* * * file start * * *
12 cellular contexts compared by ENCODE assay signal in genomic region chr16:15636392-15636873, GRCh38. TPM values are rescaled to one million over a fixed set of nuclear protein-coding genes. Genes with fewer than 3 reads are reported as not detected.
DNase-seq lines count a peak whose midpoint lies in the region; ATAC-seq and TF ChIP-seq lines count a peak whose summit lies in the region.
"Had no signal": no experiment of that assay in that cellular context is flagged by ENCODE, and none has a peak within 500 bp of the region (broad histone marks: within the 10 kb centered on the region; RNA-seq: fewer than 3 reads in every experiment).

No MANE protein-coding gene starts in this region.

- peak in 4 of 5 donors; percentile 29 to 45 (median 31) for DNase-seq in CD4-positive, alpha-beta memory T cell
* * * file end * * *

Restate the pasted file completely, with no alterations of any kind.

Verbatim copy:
12 cellular contexts compared by ENCODE assay signal in genomic region chr16:15636392-15636873, GRCh38. TPM values are rescaled to one million over a fixed set of nuclear protein-coding genes. Genes with fewer than 3 reads are reported as not detected.
DNase-seq lines count a peak whose midpoint lies in the region; ATAC-seq and TF ChIP-seq lines count a peak whose summit lies in the region.
"Had no signal": no experiment of that assay in that cellular context is flagged by ENCODE, and none has a peak within 500 bp of the region (broad histone marks: within the 10 kb centered on the region; RNA-seq: fewer than 3 reads in every experiment).

No MANE protein-coding gene starts in this region.

- peak in 4 of 5 donors; percentile 29 to 45 (median 31) for DNase-seq in CD4-positive, alpha-beta memory T cell